11 August 2016
A report on Thursday in Cape Town disclosed that the South African parliament has begun interviewing candidates to replace Thuli Madonsela.
Madonsela is the Head of the anti-corruption watchdog, whose findings undermined support for President Jacob Zuma and his administration and worried investors.
Appointed by Zuma in 2009 for a seven-year, non-renewable term, Madonsela investigated several scandals involving Zuma which contributed to a sharp loss in support for the ruling party African National Congress in local elections last week.
The report said that the 14 candidates shortlisted to replace Madonsela in the role of Public Protector include two judges, several lawyers, as well as the current deputy national director of public prosecutions.
The report said that they were all due to be grilled by lawmakers on Thursday, but it was not clear when a new candidate to replace Madonsela would be named as her term ends in October.
“The Public Protector has a constitutional mandate to probe misconduct and abuse in state affairs,’’ an official at the treasury house said on condition of anonymity.
He said that the scandals investigated by Madonsela have worried investors in the country, and they feared it could lead to instability.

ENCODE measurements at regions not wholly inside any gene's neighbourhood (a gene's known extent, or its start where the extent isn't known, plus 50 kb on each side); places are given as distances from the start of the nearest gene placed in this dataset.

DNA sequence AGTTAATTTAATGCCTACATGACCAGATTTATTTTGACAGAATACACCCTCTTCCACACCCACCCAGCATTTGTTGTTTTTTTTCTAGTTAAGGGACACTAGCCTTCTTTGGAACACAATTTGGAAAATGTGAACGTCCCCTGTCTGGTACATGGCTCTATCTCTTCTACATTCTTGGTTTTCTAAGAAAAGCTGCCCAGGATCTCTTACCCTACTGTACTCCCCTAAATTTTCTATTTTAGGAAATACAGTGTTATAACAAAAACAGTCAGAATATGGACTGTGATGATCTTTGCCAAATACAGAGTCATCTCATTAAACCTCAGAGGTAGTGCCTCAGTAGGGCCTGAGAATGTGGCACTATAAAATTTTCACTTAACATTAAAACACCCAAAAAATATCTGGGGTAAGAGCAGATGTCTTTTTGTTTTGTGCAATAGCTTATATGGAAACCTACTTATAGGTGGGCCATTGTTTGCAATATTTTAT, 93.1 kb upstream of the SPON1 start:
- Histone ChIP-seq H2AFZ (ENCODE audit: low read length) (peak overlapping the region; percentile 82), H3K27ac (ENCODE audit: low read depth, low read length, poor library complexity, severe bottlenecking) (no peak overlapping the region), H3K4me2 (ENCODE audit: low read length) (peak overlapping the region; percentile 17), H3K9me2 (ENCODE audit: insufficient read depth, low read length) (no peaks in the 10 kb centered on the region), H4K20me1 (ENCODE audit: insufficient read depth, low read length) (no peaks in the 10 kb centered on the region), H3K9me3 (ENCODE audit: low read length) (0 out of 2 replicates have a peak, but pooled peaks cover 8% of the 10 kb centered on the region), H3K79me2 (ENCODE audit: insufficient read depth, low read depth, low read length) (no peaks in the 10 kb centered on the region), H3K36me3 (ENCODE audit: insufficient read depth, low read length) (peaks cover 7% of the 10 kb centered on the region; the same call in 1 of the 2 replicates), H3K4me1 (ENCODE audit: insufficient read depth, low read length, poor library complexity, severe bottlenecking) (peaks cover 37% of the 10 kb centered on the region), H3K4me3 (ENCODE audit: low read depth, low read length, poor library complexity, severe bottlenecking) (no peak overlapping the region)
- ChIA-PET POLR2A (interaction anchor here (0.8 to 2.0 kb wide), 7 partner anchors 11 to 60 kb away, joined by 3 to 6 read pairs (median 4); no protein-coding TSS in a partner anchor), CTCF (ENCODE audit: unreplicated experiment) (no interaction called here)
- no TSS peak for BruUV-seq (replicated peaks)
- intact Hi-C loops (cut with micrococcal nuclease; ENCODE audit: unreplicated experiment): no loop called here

He pointed out that in one of her most high-impact investigations in 2014, Madonsela found Zuma had included in a 16 million dollars “security upgrade’’ to his rural Nkandla home, a raft of non-security items including a swimming pool and amphitheatre.
“She said Zuma should pay back the cost of those items, and her view was supported in March by South Africa’s highest court, which said Zuma had broken the law by ignoring Madonsela’s order.
“Zuma, who survived an impeachment vote in April after the court ruling, has since said he will repay some of the money, as ordered by the court,’’ said the source.
The official also disclosed that Madonsela has said she is investigating whether Zuma allowed a wealthy business family, the Gupta family, to decide on cabinet appointments.
He, however, said that both Zuma and the Guptas had denied the accusations made by the opposition.
South Africa ranked 61st out of 168 countries on Transparency International’s Corruption Perceptions Index (CPI) 2015, which measures public sector corruption.